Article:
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Thread by @Heideggram: "I will now attempt to a poetry book. I got Apocalypse Mix by Jane Satterfield for Christmas. I put it on my list for some reason, […]" #livetweet

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I will now attempt to #livetweet a poetry book.

I got Apocalypse Mix by Jane Satterfield for Christmas. I put it on my list for some reason, but I don't remember anything about it, so this will have no personal bias.
I like the look of the book. It's got a kind of pulp fiction look to it. The cover image is a crow, power lines, and thornbushes. This is my world!
First thing I notice is that it won the 2016 Autumn House Poetry Prize. I'm already jealous because even though I didn't enter that contest, I have lost many chapbook and book contests.
It has a table of contents, which I like. There are 5 numbered sections. I always wonder about sections... why use them? They often seem so arbitrary. One of the sections only has one poem, so that intrigues me.
the second section *and* the fourth section are a single poem, so they divide the book. That's interesting.
Each section has its own epigrams... exhausting! Well, the first one is from the Clash and I find it amusing. It could be the epigram of any poetry book: "You have to deal with it." The second one is from another poet but it could just as well be Joni Mitchell on suburbia.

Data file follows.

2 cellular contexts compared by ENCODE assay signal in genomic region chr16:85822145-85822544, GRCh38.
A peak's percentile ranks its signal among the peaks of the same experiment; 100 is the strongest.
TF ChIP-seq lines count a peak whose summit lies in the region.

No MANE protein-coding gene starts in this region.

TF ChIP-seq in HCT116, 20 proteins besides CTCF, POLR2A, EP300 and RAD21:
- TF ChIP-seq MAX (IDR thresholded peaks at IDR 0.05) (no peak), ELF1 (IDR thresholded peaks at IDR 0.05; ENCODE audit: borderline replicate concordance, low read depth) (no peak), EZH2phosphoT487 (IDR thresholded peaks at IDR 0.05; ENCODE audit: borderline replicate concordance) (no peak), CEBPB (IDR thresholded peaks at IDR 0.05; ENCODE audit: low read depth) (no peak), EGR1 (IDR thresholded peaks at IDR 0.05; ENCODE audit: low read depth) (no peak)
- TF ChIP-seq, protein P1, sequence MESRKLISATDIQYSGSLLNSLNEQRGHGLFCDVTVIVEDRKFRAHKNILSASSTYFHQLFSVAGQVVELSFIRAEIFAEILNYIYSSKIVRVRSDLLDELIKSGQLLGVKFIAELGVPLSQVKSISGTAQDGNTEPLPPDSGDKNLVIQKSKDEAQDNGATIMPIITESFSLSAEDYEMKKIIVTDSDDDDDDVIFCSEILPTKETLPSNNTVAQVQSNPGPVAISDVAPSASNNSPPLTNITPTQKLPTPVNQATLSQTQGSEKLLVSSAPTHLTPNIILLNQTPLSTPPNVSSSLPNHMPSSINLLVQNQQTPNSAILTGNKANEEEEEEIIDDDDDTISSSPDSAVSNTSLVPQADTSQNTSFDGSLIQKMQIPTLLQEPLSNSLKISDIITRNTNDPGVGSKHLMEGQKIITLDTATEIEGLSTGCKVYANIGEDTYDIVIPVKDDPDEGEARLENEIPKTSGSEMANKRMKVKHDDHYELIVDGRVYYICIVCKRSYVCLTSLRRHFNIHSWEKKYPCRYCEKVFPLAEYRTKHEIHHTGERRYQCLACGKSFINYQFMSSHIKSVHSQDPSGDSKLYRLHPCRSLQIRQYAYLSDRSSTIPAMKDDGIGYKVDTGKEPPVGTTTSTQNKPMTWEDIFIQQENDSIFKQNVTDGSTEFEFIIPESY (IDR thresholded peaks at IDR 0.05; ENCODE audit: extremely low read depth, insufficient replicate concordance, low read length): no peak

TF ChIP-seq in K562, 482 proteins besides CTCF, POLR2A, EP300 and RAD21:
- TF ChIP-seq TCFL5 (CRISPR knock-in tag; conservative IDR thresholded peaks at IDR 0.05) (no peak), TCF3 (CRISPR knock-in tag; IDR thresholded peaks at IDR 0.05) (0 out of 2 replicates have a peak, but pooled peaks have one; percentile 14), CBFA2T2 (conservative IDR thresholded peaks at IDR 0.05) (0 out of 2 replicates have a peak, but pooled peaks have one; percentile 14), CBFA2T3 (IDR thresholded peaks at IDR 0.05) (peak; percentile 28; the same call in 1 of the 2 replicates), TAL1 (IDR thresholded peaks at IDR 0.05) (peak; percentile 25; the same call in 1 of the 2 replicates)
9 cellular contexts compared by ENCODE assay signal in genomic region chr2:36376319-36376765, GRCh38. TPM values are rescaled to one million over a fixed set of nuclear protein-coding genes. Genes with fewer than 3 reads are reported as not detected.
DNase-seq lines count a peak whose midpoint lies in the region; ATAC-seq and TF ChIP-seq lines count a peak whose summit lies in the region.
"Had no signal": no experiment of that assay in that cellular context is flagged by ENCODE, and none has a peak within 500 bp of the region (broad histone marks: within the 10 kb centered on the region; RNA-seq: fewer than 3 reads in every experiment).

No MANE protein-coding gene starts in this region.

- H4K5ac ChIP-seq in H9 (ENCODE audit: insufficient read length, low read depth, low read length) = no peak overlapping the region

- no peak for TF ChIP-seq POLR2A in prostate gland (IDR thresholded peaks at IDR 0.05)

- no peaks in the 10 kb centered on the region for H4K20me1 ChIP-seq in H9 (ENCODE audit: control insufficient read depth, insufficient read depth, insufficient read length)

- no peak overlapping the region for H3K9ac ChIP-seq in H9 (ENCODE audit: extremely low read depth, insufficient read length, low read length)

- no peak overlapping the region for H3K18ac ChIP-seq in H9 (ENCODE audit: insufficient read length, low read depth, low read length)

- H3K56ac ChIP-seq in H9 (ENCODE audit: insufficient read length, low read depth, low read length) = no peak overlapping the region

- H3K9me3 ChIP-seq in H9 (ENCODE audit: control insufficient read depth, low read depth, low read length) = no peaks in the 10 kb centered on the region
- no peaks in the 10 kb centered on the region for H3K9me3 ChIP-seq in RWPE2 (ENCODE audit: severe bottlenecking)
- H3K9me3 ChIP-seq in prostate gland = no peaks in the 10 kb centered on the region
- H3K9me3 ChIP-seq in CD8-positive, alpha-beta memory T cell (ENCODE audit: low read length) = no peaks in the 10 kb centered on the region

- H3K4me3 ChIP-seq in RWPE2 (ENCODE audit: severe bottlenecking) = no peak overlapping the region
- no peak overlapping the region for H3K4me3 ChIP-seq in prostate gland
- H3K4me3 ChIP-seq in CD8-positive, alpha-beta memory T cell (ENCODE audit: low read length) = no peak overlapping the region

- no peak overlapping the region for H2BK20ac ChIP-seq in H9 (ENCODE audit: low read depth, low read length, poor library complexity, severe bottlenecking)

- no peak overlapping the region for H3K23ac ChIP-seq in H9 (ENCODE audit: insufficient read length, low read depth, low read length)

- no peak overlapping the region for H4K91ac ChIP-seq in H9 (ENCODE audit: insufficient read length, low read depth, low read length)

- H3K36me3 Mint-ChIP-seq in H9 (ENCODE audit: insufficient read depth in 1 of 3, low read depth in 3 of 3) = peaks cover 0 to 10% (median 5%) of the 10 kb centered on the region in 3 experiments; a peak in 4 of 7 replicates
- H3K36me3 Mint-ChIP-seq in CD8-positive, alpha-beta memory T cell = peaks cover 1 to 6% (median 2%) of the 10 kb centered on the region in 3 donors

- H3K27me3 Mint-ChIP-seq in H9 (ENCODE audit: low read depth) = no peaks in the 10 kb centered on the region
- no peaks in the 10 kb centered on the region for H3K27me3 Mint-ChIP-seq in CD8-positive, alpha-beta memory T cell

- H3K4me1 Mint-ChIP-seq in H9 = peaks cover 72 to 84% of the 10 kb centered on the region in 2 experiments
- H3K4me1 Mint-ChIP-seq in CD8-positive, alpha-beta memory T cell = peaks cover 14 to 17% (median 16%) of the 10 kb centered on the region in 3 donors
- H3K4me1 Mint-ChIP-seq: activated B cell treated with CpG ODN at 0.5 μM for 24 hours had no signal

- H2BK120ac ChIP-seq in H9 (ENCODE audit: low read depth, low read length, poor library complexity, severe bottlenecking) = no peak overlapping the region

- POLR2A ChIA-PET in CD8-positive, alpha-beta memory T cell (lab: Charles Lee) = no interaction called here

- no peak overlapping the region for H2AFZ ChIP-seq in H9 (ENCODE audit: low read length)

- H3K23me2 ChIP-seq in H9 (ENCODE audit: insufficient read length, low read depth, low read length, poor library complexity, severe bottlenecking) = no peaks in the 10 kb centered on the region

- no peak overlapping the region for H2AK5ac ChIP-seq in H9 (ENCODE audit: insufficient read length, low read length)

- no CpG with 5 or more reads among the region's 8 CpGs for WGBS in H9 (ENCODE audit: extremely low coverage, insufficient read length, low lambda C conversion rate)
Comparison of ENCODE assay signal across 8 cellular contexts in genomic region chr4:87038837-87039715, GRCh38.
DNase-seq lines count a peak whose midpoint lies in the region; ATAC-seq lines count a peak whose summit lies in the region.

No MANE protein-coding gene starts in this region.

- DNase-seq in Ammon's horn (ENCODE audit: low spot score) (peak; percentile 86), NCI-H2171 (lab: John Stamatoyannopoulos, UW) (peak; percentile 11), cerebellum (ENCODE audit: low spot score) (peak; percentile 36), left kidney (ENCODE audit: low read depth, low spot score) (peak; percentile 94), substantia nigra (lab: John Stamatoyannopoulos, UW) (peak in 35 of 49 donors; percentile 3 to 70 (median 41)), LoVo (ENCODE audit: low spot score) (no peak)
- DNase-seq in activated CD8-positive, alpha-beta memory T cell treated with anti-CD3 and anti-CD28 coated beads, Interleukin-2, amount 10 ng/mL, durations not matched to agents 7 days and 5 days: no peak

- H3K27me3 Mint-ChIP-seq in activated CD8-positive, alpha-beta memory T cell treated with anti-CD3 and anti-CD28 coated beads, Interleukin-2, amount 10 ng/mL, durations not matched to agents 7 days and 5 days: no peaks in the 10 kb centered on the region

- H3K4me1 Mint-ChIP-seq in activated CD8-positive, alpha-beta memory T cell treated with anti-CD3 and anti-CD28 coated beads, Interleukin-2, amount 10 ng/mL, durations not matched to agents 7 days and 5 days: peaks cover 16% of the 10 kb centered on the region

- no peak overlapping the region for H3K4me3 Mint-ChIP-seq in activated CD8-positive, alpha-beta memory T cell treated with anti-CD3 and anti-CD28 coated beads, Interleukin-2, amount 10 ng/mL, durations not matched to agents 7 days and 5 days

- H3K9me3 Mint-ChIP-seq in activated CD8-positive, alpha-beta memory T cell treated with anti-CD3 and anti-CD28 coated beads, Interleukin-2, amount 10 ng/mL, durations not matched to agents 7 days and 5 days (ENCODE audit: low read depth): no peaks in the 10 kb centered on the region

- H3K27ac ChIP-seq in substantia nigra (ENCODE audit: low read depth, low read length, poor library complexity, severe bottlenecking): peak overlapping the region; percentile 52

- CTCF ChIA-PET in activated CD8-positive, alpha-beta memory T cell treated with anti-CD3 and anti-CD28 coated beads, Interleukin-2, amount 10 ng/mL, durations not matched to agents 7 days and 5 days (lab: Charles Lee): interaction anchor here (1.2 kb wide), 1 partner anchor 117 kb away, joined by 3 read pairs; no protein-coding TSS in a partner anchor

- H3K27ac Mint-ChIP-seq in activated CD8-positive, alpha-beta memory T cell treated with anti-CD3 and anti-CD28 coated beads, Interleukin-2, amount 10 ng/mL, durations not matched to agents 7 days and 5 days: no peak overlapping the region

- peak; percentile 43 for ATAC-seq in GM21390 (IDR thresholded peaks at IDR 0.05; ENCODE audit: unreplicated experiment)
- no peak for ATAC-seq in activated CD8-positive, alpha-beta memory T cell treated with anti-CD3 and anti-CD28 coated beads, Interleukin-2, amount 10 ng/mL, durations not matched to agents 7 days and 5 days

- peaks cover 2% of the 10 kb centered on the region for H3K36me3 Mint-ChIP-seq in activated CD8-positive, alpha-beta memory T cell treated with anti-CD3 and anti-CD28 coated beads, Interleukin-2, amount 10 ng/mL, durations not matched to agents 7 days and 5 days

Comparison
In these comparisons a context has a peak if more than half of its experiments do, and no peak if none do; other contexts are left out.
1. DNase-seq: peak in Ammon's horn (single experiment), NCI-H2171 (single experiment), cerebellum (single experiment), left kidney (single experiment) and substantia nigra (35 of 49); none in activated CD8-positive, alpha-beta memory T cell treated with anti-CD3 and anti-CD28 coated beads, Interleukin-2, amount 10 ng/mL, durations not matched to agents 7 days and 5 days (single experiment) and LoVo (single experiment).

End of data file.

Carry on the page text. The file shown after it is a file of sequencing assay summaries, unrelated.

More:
First poem is called "Radio Clash" so I'm glad it connects to the epigram so quickly.
tough time getting into the poem because it's about listening to records and it's reminding me of John Cusack and Jack Black in the Palahniuk movie. I just wasn't a music fan in that way.
but it flows and seems sincere, maybe it'll twist in an interesting direction
ok, not so much a twist but certainly a well filled-out poem, the details of a young life, and even if I wasn't a music nerd I did eventually fall in love with London Calling and could hear it blast through the end of the poem.
The next poem is called An Ideal For Living and it is dedicated to someone who only lived 24 years. oh boy, I better get ready
a little surprised to see I'm in a store again. She sure is good at describing stores.
oh, this is another music reference! the young man, the victim, is Ian Curtis, who is playing on the store sound system
even though I clearly don't know much about Joy Division, I like this poem, I like the understated ending that is still very much an ending.
ok, the next poem really wows me. It's about doing Yoga in a museum(??) and drifts back and forth between Yoga and World War I, the focus of the museum or nearby gallery or whatever
the same way your mind might drift as you do something meditative like Yoga. The form here is couplets, which for me works both as a kind of Yoga-like rhythm and also because it emphasizes the "coupling" of Yoga and WWI
I think my favorite part of the poem is the last word "crawl" which is referring to a news crawl but evokes both a Yoga position and also crawling in the trenches. Love this poem!
Imagine opening a book if you've never heard of poetry. You love books, love how they take you to other worlds, but have never heard of poetry books. The first thing that would strike you is how much EMPTY SPACE is in the book. It might even seem tragic to you